It was a non-threatening approach to a serious problem. Despite
good lawyering in the office, Kirby was concerned that unreliable
office procedures were creating a malpractice risk. He needed
to create a more reliable system for getting telephone messages
to lawyers, getting deadlines and court dates properly calendared;
in general, getting his lawyers and staff in sync.
These concerns were addressed in a tightly paced half-day
session, in which lawyers and staff were able to freely explain
the problems from their respective points of view, and come
up with some tentative action plans to make the office run
" It was pure democracy," Kirby says."
This is a time
that we do away with our different positions and authority
-- we're all equal, head partner or receptionist."
Also, Kirby's decision to make the retreat primarily "fun"
and to invite families ensured that the meeting didn't feel
"threatening." And Jones' moderation helped keep
procedures the subject of criticism -- not people.
"Even the non-work portions of the weekend helped achieve
that overall goal of communication and camaraderie,"
" We get so bogged down in day-to-day business, we never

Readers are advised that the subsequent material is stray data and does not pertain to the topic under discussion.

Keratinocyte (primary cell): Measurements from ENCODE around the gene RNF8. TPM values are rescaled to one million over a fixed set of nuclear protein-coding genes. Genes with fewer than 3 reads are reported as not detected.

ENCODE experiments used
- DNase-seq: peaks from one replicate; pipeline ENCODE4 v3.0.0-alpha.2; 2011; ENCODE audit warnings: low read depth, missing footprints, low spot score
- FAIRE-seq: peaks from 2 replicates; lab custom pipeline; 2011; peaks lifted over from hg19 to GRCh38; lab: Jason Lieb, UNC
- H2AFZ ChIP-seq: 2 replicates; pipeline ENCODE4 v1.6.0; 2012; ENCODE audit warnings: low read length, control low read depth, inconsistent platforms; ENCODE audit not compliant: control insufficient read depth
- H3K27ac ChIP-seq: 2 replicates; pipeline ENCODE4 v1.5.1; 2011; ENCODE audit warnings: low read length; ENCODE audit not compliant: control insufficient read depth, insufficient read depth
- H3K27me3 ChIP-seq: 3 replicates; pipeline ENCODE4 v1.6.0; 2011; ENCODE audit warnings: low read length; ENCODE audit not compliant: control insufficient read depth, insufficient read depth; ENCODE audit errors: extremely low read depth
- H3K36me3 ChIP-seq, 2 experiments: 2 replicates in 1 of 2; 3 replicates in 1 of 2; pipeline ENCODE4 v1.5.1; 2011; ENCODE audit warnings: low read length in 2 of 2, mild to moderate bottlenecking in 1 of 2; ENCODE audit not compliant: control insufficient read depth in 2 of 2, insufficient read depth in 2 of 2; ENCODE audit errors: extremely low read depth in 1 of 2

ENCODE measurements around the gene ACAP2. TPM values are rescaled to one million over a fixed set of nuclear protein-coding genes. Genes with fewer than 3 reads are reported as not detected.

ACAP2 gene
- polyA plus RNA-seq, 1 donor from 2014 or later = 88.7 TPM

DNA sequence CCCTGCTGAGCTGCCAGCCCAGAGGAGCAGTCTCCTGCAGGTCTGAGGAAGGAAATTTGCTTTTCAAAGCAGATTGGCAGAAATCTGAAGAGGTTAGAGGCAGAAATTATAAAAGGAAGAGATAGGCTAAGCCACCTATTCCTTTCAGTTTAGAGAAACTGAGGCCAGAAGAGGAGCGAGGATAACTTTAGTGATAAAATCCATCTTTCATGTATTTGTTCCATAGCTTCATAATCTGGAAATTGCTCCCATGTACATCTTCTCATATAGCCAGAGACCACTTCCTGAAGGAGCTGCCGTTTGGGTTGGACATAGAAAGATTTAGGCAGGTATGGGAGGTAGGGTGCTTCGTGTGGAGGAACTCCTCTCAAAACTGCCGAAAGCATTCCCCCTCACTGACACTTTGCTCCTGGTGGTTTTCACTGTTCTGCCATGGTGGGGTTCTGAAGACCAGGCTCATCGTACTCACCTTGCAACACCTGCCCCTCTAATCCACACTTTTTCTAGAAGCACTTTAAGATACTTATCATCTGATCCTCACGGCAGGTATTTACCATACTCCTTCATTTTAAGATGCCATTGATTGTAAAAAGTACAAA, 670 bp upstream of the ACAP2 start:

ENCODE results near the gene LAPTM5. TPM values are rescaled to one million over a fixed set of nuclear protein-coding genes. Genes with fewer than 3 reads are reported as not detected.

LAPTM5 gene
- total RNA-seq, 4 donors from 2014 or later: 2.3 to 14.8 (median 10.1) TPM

have a chance to really talk about the quality of office life;
things that can make the office run better," he explains.
"I wanted a chance to get away from it all, and just
deal with what's going on with the firm itself, and come up
with ideas and solutions."
After the formal meeting, the firm members and families engaged
in some planned activities together, and also enjoyed time
by themselves; but everyone ate dinner together at a cookout
" I wanted it to be fun," Kirby says. "We did
a lot of things together because I wanted each member of the
firm to see their neighbor in a different setting, other than
sitting in front of a computer terminal."
Back at the office, the focus has been on follow-through,
with frequent meetings to check on individuals' progress toward
stated goals. Kirby says lawyer-staff relations are much friendlier,
and there's less fear of offering constructive criticism.
" We haven't done everything like we should have, but
we're working on it," Kirby says.
" Ninety percent of it, we're doing."
Whatever's left over will certainly be dealt with next summer
when the firm heads to Banner Elk again.
" We're going to make it a yearly event," Kirby